Baptism worship ideas

Baptism is a physical ritual mandated by Jesus through which God acts to nourish, sustain, comfort, challenge, teach, and assure us. A richly symbolic action, the celebration of baptism stirs our imaginations to perceive the work of God and the contours of the gospel more clearly. Baptism also signifies the gift of the Holy Spirit, just as the Holy Spirit descended on Jesus at his baptism by John. Almost every instance of baptism in Acts is linked in some way to the gift of the Holy Spirit. Christians find their identity in baptism. Baptism marks us as members of the body of Christ and adopted children in God's family. Some churches believe that baptism is an expression of one's personal faith in Christ. Others believe that baptism is a declaration and promise from God that the baptized person is included in God's family through Christ. In either case, baptism marks us as members of the body of Christ and adopted children in God's family.

What does the Bible say about baptism?

Baptisms bookended Jesus' life and ministry. At the end, before he ascended, Jesus commanded the disciples to "Go therefore and make disciples of all nations, baptizing them in the name of the Father and of the Son and of the Holy Spirit" (Matt. 28:19).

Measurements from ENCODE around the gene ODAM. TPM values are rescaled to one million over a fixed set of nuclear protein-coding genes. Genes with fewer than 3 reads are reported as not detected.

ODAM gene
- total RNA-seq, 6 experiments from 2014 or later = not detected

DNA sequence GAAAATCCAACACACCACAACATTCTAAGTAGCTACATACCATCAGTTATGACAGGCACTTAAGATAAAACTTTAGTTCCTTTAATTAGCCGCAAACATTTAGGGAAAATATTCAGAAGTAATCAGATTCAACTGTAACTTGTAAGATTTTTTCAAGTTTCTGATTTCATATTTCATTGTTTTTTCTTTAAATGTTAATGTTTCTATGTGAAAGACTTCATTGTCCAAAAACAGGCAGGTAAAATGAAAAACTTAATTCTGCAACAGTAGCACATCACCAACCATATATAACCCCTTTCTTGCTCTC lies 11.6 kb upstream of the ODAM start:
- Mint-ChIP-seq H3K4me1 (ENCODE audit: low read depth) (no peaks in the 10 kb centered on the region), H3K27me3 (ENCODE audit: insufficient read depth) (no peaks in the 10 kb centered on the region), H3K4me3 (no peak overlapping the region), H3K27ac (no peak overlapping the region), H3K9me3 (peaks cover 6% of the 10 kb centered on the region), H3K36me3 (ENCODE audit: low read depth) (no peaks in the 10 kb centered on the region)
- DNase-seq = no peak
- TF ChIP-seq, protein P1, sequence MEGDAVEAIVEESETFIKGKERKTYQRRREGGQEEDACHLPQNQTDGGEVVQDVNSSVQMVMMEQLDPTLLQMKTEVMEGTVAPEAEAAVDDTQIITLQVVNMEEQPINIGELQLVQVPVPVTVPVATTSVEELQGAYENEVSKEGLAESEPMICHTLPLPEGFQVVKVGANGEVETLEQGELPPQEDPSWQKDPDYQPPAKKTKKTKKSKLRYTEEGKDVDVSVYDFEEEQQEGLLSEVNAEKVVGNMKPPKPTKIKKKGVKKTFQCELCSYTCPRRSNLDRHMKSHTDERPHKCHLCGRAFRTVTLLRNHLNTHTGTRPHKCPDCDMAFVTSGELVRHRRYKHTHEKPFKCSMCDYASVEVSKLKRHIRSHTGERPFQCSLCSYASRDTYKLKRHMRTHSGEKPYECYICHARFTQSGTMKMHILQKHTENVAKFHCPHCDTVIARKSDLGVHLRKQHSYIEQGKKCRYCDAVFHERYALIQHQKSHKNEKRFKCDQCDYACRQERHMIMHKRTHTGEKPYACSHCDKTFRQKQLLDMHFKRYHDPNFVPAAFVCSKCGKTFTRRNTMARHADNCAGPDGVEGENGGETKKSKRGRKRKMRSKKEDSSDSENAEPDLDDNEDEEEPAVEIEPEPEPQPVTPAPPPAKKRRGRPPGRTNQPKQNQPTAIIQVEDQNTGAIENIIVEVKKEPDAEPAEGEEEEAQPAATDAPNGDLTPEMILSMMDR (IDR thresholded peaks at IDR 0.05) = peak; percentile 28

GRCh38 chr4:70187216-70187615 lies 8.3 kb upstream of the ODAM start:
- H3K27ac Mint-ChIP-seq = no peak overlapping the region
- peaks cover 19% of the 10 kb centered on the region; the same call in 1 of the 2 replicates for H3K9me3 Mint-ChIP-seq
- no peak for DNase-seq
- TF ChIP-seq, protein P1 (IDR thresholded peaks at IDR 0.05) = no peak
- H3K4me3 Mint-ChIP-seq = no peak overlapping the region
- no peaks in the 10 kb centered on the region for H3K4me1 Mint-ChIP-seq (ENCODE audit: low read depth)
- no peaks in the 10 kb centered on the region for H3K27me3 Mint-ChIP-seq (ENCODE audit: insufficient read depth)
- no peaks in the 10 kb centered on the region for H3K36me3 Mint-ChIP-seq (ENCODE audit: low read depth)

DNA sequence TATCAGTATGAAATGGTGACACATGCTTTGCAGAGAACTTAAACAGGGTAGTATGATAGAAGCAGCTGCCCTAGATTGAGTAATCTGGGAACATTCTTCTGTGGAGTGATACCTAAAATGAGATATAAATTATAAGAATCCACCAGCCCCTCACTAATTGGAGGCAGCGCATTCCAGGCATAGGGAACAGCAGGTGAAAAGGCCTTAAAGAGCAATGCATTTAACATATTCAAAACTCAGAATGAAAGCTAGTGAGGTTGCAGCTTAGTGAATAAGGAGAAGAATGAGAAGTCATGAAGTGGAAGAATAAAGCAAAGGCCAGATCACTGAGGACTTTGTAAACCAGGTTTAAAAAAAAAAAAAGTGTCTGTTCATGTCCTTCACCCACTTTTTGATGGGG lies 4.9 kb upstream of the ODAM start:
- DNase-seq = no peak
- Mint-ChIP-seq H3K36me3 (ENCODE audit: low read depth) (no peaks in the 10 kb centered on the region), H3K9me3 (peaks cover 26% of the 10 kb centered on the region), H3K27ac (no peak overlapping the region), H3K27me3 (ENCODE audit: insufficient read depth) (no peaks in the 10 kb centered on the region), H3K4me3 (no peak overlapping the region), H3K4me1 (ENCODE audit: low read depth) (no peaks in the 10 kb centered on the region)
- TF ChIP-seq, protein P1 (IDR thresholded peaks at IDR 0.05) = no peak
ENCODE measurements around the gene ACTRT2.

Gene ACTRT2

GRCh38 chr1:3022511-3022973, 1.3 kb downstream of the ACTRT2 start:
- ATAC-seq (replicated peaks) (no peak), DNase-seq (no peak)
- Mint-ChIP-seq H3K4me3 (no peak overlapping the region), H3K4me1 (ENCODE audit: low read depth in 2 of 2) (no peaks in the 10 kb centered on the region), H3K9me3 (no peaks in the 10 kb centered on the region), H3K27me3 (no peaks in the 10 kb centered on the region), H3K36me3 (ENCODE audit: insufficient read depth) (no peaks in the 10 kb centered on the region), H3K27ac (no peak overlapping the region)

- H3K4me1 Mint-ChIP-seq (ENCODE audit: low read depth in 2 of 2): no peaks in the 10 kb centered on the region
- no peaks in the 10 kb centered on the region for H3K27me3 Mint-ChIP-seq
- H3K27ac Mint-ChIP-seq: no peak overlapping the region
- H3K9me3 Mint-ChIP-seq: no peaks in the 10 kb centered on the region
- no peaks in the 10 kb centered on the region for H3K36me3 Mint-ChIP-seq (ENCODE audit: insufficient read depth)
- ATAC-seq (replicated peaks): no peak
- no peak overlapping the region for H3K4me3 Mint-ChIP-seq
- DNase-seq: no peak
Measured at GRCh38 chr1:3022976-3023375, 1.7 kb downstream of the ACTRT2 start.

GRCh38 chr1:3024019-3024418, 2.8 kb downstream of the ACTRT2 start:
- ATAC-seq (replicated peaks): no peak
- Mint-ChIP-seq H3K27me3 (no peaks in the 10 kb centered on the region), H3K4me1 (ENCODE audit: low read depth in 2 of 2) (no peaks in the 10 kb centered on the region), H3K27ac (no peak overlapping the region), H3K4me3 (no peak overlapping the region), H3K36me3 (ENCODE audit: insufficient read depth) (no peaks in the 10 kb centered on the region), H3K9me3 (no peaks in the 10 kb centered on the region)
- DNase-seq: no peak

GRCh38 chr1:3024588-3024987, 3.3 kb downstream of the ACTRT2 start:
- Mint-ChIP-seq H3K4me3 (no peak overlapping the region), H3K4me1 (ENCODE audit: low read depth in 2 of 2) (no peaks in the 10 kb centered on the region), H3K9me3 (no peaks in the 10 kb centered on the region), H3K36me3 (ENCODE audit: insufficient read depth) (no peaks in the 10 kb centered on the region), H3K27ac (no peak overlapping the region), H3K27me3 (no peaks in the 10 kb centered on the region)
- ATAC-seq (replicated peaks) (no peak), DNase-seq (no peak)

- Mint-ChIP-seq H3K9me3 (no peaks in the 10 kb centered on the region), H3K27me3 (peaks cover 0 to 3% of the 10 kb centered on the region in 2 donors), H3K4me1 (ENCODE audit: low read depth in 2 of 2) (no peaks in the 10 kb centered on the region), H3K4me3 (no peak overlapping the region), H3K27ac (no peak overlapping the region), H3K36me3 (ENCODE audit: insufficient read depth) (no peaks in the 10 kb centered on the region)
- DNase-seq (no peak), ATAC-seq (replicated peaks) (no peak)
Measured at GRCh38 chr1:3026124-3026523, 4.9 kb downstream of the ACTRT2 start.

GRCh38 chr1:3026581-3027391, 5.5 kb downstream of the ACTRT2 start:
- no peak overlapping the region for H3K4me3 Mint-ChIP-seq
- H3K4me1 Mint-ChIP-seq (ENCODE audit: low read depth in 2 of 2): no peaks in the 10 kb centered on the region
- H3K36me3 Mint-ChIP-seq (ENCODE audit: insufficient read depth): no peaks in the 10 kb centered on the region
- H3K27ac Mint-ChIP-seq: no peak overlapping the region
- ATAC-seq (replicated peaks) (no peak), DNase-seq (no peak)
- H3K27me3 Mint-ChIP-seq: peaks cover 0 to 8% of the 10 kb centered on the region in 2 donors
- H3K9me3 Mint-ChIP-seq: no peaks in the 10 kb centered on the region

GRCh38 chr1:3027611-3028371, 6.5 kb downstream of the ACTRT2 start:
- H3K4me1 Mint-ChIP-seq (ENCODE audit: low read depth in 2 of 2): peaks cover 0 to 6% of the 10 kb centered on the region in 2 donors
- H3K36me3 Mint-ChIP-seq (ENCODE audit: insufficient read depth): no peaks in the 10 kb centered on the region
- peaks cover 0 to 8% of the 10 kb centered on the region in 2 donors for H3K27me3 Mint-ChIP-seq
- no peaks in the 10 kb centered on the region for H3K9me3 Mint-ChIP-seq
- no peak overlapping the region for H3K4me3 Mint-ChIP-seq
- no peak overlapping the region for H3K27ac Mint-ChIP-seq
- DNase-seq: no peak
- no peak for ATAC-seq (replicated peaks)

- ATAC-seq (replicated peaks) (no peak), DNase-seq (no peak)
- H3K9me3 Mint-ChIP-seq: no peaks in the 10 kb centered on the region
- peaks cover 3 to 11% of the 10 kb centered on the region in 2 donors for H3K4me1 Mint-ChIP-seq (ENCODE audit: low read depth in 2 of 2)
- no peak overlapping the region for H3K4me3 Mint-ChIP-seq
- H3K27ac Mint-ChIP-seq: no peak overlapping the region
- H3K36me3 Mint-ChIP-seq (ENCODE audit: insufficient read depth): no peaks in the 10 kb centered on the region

Following this, the pattern through Acts and the whole New Testament was for converts to be baptized almost immediately after believing in Christ (Acts 8:36; Acts 10:47; Acts 16:15; Acts 16:33).


Baptism was already practiced by the time of Jesus as an act by which proselytes were inducted into the Jewish faith community. It signified repentance and the washing away of moral impurities. Churches that baptize infants defend the practice on the basis of God's covenant promises in the Old Testament and on how these promises are interpreted in the New Testament. Peter declares on Pentecost, "Repent and be baptized every one of you. . . . The promise is for you, for your children and for all who are far away" (Acts 2:38–39). Many see this as an indication that these Jewish apostles applied the principle of the covenant of circumcision to the new covenant sealed in baptism—namely, that children were included (Genesis 17:12, Colossians 2:11–13). The many household baptisms of Acts are also seen as support for infant baptism.

How do you know yourself to be a [child] of God in fact as well as in name? Because I am baptized in the name of God the Father, and of the Son, and of the Holy Ghost. (John Calvin, from his Strasbourg Catechism)

Adopted and united as children of God

At Jesus' baptism three remarkable things happened: the heavens opened, the Holy Spirit descended as a dove, and the Father spoke: "You are my Son, the Beloved; with you I am well pleased" (Mark 1:10–11). These three actions describe the heart of the meaning of baptism: grace from heaven, the gift of the Holy Spirit, and adoption as sons and daughters in Christ.

Cleansing of sins and new life in Christ Jesus